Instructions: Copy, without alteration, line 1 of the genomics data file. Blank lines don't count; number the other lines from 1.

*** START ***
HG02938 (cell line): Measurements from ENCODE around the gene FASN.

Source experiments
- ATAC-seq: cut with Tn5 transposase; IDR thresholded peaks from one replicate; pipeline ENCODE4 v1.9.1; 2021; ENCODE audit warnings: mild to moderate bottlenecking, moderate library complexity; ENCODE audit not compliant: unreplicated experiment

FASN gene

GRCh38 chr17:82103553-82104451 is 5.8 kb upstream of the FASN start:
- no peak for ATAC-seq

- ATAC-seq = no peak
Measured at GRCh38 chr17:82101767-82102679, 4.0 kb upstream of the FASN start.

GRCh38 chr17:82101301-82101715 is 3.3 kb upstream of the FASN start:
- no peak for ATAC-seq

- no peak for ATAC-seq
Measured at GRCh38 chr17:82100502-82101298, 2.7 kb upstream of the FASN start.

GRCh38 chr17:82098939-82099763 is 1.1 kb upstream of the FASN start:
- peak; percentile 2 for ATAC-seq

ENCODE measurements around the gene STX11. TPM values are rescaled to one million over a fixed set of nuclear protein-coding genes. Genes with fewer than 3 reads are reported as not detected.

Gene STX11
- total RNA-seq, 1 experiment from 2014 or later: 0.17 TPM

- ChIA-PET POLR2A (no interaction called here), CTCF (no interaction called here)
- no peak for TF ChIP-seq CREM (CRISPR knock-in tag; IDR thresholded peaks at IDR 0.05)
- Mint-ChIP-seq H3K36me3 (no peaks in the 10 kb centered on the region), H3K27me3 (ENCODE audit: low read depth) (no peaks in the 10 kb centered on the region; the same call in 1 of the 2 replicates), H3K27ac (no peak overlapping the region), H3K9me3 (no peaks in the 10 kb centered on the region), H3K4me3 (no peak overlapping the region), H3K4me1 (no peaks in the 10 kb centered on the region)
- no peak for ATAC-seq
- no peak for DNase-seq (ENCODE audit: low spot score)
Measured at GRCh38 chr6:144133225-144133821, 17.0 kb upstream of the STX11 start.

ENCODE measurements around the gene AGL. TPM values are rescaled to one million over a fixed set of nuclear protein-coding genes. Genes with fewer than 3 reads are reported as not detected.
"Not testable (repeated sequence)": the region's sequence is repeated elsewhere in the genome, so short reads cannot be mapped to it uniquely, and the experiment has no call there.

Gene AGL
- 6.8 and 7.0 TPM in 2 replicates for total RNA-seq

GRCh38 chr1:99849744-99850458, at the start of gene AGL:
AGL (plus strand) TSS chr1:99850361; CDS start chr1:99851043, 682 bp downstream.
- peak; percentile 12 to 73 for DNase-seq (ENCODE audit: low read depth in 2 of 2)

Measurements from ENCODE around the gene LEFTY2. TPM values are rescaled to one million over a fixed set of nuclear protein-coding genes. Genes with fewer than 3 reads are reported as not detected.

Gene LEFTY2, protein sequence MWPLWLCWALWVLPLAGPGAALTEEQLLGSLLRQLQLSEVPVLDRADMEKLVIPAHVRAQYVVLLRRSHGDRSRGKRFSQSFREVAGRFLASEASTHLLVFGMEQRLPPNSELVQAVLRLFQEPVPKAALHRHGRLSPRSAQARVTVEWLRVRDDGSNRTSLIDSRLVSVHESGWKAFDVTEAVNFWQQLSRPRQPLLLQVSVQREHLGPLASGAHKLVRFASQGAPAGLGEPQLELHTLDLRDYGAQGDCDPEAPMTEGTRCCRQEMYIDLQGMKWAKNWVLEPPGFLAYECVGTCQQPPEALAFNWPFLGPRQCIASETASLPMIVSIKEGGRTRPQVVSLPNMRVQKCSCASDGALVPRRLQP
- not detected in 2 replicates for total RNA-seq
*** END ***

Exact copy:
HG02938 (cell line): Measurements from ENCODE around the gene FASN.